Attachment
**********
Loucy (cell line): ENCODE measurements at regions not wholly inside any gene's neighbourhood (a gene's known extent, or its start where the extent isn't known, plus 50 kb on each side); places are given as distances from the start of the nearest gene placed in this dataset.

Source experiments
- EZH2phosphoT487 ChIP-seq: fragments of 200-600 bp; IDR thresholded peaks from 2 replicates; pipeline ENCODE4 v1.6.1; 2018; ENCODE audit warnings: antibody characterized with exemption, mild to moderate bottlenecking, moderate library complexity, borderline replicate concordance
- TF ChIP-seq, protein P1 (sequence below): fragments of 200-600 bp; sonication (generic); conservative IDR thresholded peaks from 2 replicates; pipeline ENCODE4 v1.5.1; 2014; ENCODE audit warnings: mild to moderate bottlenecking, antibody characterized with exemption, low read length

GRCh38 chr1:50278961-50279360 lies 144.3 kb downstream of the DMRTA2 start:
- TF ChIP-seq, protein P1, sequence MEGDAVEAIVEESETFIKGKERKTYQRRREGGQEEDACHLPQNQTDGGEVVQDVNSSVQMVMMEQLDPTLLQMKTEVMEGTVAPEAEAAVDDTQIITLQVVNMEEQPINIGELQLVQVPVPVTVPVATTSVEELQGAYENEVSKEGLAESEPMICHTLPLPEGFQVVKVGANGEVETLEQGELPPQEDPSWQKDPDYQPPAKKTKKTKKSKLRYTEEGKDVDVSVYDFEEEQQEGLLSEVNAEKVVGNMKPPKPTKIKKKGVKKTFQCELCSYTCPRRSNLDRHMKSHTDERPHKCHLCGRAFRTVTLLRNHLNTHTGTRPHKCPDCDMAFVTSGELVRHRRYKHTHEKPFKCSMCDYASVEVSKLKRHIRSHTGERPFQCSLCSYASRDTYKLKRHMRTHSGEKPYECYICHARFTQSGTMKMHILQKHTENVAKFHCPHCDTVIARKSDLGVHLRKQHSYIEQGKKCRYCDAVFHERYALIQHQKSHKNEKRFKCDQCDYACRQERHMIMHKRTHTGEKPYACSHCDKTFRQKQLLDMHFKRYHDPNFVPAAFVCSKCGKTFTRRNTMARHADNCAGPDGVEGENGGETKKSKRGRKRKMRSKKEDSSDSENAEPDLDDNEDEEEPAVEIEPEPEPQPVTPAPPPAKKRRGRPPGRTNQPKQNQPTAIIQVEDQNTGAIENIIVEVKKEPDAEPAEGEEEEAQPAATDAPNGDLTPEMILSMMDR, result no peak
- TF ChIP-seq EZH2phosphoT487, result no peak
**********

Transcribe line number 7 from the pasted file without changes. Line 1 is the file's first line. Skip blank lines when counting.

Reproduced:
- TF ChIP-seq EZH2phosphoT487, result no peak